French Grammar For Dummies
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Most French adverbs of manner are derived from an adjective. For example, lent (slow) gives the adverb lentement (slowly). To form an adverb of manner, take the feminine singular form of the adjective (built from the masculine singular form) and add -ment to it. You follow this rule even for adjectives that have an irrregular feminine form, like mou (limp), attentif (attentive), sot (silly), and doux (soft).

From Adjective to Adverb
Masculine Adjective Feminine Form French Adverb English Translation
attentif attentive attentivement attentively
discret discrète discrètement discreetly
doux douce doucement softly
fin fine finement finely
franc franche franchement frankly/openly
heureux heureuse heureusement fortunately
lent lente lentement slowly
long longue longuement at length/a long time
mou molle mollement limply/half-heartedly
naturel naturelle naturellement naturally
nouveau nouvelle nouvellement newly
parfait parfaite parfaitement perfectly
sot sotte sottement in a silly way
timide timide timidement timidly

Check out a few adverbs of manner here:

Parle-moi franchement. (Speak to me frankly.)
Écoutons attentivement. (Let’s listen attentively.)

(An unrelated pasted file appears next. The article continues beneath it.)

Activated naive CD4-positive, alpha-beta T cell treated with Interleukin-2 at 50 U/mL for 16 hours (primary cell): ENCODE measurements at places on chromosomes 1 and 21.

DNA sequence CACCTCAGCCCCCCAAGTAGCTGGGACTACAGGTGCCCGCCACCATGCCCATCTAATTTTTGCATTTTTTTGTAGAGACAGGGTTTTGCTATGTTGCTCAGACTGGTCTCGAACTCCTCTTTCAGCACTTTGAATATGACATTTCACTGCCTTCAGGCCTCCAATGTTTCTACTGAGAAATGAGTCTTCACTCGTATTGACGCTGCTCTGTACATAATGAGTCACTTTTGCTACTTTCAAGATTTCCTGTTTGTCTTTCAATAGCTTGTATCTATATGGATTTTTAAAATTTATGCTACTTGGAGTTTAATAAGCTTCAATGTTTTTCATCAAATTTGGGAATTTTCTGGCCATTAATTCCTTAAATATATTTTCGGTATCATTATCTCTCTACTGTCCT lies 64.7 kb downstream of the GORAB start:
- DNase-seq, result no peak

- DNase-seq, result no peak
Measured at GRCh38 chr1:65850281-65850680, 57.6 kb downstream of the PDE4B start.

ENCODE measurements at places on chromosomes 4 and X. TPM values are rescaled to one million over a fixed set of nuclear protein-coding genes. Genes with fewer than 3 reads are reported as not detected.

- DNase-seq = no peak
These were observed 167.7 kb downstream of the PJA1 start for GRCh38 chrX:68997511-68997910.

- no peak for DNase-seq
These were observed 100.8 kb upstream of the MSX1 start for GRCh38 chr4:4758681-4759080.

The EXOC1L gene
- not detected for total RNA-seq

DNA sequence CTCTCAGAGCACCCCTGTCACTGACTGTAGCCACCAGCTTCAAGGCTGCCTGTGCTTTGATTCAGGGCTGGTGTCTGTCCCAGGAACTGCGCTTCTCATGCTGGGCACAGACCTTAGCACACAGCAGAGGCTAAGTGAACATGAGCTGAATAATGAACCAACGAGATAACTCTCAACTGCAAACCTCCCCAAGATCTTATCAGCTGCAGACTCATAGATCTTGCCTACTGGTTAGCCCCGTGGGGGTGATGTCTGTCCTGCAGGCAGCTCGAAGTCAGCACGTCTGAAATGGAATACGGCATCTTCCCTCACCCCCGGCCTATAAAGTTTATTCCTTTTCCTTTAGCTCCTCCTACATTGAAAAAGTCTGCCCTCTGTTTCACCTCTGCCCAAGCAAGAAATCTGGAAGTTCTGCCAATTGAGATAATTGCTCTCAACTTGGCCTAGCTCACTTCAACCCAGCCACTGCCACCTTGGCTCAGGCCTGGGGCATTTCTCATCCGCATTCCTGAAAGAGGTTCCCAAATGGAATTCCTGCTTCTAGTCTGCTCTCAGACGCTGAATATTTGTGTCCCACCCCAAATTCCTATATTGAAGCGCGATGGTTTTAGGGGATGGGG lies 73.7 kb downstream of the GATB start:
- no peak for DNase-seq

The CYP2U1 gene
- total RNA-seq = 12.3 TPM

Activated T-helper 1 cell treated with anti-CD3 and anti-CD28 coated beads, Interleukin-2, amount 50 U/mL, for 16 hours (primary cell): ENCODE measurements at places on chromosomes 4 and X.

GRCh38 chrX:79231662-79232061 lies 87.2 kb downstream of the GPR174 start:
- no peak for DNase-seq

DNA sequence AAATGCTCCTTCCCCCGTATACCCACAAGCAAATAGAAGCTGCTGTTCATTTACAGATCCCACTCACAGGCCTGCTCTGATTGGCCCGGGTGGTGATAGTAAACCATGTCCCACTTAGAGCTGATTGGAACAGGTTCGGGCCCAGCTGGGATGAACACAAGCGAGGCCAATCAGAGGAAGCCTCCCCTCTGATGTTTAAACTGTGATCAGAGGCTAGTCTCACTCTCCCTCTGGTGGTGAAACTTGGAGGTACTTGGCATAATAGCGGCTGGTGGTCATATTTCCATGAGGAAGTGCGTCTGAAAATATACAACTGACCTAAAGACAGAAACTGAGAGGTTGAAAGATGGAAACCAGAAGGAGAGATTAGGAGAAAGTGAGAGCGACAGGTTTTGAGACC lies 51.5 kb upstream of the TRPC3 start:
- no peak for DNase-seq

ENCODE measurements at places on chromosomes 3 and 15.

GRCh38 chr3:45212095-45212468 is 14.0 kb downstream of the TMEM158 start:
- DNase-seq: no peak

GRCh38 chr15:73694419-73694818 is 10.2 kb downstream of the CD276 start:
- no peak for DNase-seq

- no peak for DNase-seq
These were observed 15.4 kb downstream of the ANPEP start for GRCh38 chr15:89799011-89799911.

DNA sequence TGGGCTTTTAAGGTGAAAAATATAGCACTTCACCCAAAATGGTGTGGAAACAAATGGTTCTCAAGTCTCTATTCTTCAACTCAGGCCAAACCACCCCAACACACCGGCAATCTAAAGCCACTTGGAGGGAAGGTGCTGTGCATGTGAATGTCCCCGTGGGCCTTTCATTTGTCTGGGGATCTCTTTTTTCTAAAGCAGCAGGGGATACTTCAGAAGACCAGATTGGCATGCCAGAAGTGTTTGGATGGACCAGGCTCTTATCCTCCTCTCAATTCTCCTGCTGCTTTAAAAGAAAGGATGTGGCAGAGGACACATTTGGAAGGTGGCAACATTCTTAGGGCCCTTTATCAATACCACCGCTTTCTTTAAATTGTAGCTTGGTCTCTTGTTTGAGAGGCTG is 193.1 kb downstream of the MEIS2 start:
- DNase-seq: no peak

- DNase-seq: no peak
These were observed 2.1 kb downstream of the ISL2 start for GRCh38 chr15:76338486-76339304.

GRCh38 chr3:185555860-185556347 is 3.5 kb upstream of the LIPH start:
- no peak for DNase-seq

Elle nous a serré la main mollement. (She shook our hands limply.)
C’est une épave nouvellement découverte. (It’s a newly discovered shipwreck.)
Ils ont attendu longuement. (They waited a long time.)

A handful of adjectives are used as adverbs in specific expressions without adding -ment. The meaning of these adverbs is slightly different from the adjective itself, and they don’t agree in gender or number with anything. The most common ones are

  • bas (low), as in the expression parler bas (to speak softly)

  • bon (good), as in sentir bon (to smell good)

  • cher (expensive), as in coûter cher (to cost a lot)

  • clair (clear), as in voir clair (to see clearly)

  • dur (hard), as in travailler dur (to work hard)

  • faux (false), as in chanter faux (to sing out of pitch)

  • fort (strong), as in parler fort (to speak loud)

  • heureux (happy), as in ils vécurent heureux jusqu’à la fin (they lived happily ever after)

  • juste (just), as in chanter juste (to sing in tune)

  • mauvais (bad), as in sentir mauvais (to smell bad)

About This Article

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Véronique Mazet has a doctorate in French from the University of Texas at Austin and is the author of two successful grammar books. She currently teaches French at Austin Community College in Austin, Texas.

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